WI McCully

Waylena McCully, producer at Parkland College's Staerkel Planetarium, is shown with some of the hardware used to make the planetarium's shows at the college in Champaign.

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Each week, staff writer Paul Wood talks with a high-tech difference-maker. This week, meet WAYLENA McCULLY, the producer at Parkland’s Staerkel Planetarium who also serves as a technician and an educator.

What’s your favorite part of the three roles?

Production. For production, I create and adapt content for use in our digital planetarium system. Content includes 3D models, images, videos, audio elements and datasets.

Who else is on your team?

With our new director, Erik Johnson, and our part-time presenter, Tania Swigart, I present quite a few live and prerecorded planetarium shows.

What part of your job is the most technical?

The technician component involves maintenance and troubleshooting of the digital system components, plus training and supporting the other presenters and the astronomy instructors who use the system.

Do you create software?

In creating and modifying content, I rely almost exclusively on open-source software tools such as Blender, Gimp, Inkscape, Hugin and Audacity. For other tasks, I use the software tools specific to the Digistar 6 planetarium system.

What is Staerkel’s hardware setup?

Our digital system is a set of nine computers and two video projectors. One computer controls the others. Each of the two projectors is fed by four of the computers, making a total of eight video channels playing together to cover the entire dome.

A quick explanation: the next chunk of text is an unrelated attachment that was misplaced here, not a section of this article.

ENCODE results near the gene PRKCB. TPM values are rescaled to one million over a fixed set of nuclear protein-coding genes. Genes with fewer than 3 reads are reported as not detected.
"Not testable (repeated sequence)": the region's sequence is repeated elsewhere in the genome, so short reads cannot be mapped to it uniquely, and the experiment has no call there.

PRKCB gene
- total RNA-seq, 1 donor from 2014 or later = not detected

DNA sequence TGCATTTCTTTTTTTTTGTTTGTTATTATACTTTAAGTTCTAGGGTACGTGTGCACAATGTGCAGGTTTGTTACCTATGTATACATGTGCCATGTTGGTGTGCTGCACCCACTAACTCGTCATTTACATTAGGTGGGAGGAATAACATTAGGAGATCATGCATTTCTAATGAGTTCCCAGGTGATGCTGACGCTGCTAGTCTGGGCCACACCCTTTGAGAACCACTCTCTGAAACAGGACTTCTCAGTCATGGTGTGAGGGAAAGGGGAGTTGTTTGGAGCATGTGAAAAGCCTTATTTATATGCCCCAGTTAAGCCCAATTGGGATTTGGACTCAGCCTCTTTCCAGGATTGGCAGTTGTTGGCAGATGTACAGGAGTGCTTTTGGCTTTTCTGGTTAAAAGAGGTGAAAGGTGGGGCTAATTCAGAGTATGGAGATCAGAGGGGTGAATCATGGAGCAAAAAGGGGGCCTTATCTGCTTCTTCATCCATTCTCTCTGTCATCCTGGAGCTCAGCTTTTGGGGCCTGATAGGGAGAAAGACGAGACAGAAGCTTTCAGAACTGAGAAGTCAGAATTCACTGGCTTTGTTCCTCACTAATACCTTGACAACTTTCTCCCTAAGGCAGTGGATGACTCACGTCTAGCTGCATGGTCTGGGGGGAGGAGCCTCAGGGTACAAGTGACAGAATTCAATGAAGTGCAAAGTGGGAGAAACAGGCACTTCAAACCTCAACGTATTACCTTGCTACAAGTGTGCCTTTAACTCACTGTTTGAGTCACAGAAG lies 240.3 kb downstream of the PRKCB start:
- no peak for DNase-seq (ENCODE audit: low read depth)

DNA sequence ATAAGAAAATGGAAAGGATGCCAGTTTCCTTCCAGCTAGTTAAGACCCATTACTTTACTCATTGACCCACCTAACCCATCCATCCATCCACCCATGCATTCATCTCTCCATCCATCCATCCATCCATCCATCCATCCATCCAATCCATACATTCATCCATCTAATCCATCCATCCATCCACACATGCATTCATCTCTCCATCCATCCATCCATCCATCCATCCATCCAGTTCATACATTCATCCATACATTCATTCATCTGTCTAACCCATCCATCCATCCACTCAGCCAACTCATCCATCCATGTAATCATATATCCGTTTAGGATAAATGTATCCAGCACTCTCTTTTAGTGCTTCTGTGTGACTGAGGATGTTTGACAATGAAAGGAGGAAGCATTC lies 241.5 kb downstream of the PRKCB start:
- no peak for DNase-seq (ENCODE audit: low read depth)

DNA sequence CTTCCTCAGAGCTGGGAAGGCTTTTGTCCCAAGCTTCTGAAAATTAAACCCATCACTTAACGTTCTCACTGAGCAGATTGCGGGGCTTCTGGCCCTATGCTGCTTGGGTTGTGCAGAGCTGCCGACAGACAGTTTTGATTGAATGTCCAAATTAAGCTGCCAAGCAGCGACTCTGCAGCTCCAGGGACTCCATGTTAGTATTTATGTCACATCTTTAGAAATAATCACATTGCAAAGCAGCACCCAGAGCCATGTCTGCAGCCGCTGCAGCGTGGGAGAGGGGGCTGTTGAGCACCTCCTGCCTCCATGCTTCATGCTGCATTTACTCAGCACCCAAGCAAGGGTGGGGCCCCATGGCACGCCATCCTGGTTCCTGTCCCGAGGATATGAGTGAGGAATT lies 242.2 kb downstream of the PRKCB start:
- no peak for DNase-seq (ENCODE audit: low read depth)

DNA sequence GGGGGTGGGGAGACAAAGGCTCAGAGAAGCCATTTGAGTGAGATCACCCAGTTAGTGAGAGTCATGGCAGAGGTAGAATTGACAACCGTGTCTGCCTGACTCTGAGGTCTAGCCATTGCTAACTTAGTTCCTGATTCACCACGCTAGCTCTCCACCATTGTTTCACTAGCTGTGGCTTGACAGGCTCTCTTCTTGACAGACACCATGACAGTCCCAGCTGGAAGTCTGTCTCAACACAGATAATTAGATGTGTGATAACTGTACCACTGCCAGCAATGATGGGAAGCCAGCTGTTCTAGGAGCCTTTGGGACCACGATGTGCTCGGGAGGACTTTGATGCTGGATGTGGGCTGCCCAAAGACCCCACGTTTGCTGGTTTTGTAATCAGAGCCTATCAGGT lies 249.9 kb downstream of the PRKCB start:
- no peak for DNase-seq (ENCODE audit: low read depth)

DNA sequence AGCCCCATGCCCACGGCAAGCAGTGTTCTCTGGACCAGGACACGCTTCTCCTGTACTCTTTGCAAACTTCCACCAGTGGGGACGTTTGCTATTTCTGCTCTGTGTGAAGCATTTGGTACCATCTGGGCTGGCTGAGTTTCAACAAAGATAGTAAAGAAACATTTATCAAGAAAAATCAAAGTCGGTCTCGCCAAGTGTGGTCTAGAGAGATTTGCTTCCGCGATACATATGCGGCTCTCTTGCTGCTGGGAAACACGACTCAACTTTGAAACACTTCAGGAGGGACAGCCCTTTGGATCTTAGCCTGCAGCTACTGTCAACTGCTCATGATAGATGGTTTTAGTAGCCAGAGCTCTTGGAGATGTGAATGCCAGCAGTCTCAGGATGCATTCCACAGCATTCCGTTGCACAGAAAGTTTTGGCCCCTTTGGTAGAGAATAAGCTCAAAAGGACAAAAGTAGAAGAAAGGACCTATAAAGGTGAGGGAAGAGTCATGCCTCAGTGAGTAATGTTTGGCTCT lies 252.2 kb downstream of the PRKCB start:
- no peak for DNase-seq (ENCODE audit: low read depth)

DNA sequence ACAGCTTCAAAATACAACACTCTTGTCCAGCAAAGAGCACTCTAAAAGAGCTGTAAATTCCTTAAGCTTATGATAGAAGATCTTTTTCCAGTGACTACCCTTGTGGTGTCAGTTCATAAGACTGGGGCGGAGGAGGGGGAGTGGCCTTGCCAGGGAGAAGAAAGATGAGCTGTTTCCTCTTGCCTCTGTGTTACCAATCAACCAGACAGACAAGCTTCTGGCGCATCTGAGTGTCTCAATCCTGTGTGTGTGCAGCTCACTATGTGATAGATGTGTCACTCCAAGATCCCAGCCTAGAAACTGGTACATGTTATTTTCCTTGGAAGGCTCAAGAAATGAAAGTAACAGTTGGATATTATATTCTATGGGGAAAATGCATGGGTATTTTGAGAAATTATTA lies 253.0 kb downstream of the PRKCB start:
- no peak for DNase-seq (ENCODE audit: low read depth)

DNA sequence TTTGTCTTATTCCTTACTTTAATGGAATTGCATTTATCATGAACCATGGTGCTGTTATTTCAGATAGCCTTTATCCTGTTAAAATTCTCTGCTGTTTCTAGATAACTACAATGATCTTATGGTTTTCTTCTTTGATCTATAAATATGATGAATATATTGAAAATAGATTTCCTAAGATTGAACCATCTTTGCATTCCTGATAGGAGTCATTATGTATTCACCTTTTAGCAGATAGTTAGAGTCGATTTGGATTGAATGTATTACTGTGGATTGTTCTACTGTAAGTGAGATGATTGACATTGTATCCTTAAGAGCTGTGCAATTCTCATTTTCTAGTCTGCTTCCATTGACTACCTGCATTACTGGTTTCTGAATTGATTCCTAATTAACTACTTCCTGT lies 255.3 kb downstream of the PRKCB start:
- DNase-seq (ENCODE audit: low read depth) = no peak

Are there different modes of presentation?

Within the system, there are two kinds of presentations, and each one has a different workflow of preparation. One is for the full dome movies, in which eight pieces of the movie play together as one. The other is real time, where images, 3D models, datasets and smaller movie files are either added to the dome by the presenter on the fly or they are programmed into the system using the Digistar scripting language.

How do you manage these massive images?

Full dome movies are produced and rendered out as sequences of images called “full dome masters” -- in our case, each image is 4096 by 4096. To play them in the dome, they need to be split into properly warped segments and then encoded into the video files. Each of the eight computers have a custom video-buffer system to keep them all on the same frame.

How does the live show work?

The real-time part of the system contains lots of built-in science and astronomy features, plus any additional content. This lets us customize many of our presentations. I very much enjoy the work that I do and I enjoy teaching other planetarium folks how to create and customize their own content.


Do you have a favorite thing to follow on social media, or an app you really love? I very much enjoy playing Words With Friends. It keeps me in touch with my mom and sister in Ohio.

On Facebook I follow ... a lot of open-source graphics projects.

Book or Kindle? What are you reading right now? I still use books for learning programming languages, but for fiction I’ve switched to Kindle. There just isn’t enough room for that many physical books. At the moment I’m once again rereading “Dune.” I probably read that book twice a year.


Paul Wood is a reporter at The News-Gazette. His email is pwood@news-gazette.com, and you can follow him on Twitter (@pvawood).